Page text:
1. We get up off of the floor. The view above is valid: The failure has happened. There is nothing that can be done to change that fact, to undo that which has been done. While feeling the natural progression of emotion is healthy, important, and valuable, we need to forgive ourselves, acknowledge what has happened, and resolve ourselves to ameliorate our situation. By way of an academic example, a failure could be a poor exam score. Rather than feeling defeated, or a failure, or that the course is impossible and we’ll never be successful, resolve to feel that it was just one bad exam, which we all have had (present company included), that it does not mean that the class is impossible or that we are terrible students, and we will do better on the next exam and get back on track.
  2. We learn from the experience. Any successful person worth their salt is reflective. They strive to do better, even if the job that was done was a good one. No one is perfect, and there is always something that can be improved upon. We will continue to avoid success if we do not reflect on all of our efforts, the successful and the disastrous, and examine what worked, and what can improve that we did. Using our example, for the poor exam grade, ask:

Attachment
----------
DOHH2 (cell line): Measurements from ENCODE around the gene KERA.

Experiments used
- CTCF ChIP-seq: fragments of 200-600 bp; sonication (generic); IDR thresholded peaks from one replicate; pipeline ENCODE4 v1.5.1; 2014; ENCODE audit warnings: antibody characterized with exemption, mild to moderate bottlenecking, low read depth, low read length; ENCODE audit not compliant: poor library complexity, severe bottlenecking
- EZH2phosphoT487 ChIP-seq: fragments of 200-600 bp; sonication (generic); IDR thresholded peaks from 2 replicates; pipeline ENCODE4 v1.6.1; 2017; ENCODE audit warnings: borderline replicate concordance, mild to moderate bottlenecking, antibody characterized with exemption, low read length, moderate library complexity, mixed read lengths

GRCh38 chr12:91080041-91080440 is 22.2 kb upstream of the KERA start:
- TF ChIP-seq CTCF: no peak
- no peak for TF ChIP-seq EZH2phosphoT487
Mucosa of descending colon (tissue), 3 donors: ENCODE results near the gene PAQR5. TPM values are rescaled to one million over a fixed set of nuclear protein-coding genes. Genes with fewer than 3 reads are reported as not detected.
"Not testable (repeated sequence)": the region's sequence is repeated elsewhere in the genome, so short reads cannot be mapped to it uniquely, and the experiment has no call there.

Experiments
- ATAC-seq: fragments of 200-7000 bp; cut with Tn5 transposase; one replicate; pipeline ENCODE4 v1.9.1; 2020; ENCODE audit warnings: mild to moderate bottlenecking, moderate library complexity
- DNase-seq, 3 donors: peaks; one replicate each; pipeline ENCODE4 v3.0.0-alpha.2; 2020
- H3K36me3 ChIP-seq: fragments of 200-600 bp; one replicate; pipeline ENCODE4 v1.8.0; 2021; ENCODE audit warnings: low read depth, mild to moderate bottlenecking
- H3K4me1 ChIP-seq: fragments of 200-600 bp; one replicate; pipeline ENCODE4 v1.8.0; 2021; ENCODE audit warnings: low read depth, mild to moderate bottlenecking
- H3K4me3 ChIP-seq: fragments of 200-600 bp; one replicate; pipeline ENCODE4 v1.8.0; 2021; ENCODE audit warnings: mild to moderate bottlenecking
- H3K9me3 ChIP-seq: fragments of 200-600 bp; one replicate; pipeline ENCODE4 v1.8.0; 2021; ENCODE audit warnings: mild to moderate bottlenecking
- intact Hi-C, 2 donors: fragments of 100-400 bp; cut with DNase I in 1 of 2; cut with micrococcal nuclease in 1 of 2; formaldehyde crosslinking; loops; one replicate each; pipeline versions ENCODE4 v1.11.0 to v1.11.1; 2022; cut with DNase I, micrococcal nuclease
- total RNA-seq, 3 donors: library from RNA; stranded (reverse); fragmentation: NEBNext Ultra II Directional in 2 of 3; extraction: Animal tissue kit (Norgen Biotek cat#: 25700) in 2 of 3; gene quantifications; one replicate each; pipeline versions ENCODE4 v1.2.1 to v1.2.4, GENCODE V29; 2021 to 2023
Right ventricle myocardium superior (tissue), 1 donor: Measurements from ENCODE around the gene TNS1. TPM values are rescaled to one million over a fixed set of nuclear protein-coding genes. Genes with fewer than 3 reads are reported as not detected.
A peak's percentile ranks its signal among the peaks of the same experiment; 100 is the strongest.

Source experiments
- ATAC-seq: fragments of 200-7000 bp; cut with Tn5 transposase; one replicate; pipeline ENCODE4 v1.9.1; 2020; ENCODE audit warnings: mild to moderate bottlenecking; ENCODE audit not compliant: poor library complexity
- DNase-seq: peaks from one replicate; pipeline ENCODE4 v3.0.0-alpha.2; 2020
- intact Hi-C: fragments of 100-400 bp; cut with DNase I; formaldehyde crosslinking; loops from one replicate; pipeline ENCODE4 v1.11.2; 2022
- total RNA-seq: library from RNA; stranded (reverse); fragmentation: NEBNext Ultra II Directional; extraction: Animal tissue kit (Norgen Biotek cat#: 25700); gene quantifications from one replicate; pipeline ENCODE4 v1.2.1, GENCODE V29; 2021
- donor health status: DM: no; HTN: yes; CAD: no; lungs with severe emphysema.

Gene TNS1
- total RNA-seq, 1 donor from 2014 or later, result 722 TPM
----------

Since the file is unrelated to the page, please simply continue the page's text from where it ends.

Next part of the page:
1. How did I study? Did I give myself enough time, or did I rush at the end?
    2. Was there some techniques that I used that helped prevent a lower grade, or answer a question I thought that I would not be able to?
    3. Did I have all of my questions answered before I took the exam?
    4. Did I read all of the questions correctly, and made sure to answer that which I was asked?
    5. Should I have practiced more problems, especially for steps?
    6. Did I understand all of the vocabulary that was used?
    7. Did I pace myself well during the exam?
    8. Was I relaxed and focused during the exam?
    9. Did I understand what exactly I would be examined on?